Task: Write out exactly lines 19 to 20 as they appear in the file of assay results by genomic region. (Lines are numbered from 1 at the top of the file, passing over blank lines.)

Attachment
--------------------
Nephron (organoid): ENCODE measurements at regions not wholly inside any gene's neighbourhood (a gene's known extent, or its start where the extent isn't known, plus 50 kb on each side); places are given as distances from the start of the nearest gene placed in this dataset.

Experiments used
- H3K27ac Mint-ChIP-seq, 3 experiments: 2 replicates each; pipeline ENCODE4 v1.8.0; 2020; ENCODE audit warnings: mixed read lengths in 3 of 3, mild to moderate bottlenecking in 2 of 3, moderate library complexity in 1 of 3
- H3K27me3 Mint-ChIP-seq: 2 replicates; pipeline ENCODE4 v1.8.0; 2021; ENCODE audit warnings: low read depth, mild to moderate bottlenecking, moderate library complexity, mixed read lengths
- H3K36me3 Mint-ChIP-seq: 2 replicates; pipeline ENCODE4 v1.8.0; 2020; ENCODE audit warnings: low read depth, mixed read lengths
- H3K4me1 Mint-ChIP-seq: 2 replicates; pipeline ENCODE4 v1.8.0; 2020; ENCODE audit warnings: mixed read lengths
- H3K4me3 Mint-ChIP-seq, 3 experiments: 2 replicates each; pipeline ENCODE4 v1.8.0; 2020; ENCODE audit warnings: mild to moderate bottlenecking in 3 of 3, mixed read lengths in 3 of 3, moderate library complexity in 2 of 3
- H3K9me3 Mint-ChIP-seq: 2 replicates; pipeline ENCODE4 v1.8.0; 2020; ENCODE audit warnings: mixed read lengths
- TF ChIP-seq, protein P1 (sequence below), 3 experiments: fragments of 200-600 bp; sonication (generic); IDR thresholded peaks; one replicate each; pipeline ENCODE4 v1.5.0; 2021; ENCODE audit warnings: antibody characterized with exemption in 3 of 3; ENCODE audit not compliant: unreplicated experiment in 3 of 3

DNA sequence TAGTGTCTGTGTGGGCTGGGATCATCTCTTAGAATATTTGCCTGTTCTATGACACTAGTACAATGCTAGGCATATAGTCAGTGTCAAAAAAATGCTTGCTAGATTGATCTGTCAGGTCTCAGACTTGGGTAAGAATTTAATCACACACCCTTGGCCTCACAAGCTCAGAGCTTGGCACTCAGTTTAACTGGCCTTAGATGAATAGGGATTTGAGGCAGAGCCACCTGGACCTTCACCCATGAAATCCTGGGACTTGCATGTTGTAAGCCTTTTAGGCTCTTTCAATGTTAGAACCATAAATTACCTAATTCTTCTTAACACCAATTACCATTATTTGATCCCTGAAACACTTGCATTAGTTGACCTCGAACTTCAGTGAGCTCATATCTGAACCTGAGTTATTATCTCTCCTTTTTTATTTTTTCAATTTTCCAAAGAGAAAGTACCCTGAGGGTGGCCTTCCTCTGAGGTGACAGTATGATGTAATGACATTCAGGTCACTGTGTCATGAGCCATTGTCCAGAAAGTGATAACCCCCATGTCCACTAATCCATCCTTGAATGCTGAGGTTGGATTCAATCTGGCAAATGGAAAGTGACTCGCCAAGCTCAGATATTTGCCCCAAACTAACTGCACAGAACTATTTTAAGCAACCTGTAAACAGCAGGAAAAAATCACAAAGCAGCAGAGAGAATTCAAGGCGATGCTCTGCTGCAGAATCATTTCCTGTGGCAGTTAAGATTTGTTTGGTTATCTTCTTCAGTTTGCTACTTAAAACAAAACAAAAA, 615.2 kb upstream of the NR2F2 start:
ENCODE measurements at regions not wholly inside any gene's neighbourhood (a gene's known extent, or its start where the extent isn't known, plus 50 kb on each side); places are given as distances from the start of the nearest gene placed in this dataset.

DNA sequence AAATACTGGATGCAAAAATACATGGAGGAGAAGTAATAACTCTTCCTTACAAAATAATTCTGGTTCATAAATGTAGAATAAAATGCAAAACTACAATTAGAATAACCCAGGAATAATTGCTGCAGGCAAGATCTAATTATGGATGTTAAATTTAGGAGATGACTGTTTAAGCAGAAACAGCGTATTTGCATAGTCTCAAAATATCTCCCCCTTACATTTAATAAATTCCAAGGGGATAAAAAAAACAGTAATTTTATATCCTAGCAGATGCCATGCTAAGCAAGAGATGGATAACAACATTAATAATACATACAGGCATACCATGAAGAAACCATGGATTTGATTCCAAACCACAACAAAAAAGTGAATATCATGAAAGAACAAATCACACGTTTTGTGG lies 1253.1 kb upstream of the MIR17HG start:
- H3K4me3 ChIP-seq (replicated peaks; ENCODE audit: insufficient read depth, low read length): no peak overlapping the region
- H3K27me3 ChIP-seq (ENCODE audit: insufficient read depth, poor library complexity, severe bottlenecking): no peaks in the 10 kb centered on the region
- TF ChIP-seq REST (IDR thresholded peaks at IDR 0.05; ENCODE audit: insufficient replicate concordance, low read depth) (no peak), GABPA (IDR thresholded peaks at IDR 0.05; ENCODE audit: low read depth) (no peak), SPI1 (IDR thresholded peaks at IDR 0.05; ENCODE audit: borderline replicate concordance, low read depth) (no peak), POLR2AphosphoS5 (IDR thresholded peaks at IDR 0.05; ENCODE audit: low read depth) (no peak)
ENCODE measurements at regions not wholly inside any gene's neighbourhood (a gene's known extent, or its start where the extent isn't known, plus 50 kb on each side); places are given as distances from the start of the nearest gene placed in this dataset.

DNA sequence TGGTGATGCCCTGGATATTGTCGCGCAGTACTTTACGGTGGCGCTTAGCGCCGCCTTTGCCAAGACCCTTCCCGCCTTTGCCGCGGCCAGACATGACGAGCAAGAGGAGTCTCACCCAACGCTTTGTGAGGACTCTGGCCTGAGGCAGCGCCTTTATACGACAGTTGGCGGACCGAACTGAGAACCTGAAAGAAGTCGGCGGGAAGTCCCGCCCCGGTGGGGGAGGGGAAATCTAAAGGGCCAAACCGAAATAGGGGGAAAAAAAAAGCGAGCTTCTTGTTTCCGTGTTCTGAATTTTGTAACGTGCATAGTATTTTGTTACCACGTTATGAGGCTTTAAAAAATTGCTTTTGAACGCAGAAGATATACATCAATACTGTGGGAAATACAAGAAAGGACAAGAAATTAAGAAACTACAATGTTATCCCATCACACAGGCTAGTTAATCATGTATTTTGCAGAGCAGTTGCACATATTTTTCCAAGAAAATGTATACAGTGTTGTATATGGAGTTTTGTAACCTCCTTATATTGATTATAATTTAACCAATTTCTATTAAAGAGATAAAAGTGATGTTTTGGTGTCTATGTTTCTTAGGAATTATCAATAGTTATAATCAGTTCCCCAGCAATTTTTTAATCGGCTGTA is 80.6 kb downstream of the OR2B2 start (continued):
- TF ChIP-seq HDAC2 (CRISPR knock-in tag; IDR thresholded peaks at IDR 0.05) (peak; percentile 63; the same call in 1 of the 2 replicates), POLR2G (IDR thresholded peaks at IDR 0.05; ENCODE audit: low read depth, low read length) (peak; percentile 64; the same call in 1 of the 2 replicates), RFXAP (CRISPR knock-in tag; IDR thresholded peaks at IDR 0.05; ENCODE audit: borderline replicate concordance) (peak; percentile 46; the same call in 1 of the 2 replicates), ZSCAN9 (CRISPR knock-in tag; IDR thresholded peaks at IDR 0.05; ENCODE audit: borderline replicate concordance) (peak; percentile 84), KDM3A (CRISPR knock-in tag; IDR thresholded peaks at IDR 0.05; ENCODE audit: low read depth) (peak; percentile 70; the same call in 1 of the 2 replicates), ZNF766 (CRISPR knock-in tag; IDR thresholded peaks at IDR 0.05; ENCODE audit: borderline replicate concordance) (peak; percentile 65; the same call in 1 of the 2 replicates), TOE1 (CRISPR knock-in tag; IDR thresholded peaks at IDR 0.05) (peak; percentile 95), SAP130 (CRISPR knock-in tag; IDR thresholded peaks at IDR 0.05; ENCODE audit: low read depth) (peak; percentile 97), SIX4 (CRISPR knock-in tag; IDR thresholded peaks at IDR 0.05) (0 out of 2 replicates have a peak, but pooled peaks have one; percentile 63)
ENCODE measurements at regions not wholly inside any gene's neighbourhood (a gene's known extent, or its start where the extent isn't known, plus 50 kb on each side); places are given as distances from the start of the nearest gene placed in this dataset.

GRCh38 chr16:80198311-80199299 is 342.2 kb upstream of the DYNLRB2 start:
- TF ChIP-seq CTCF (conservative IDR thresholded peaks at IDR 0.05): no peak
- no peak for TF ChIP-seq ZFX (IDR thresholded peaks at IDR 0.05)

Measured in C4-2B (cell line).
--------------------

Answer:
ENCODE measurements at regions not wholly inside any gene's neighbourhood (a gene's known extent, or its start where the extent isn't known, plus 50 kb on each side); places are given as distances from the start of the nearest gene placed in this dataset.

GRCh38 chr16:80198311-80199299 is 342.2 kb upstream of the DYNLRB2 start: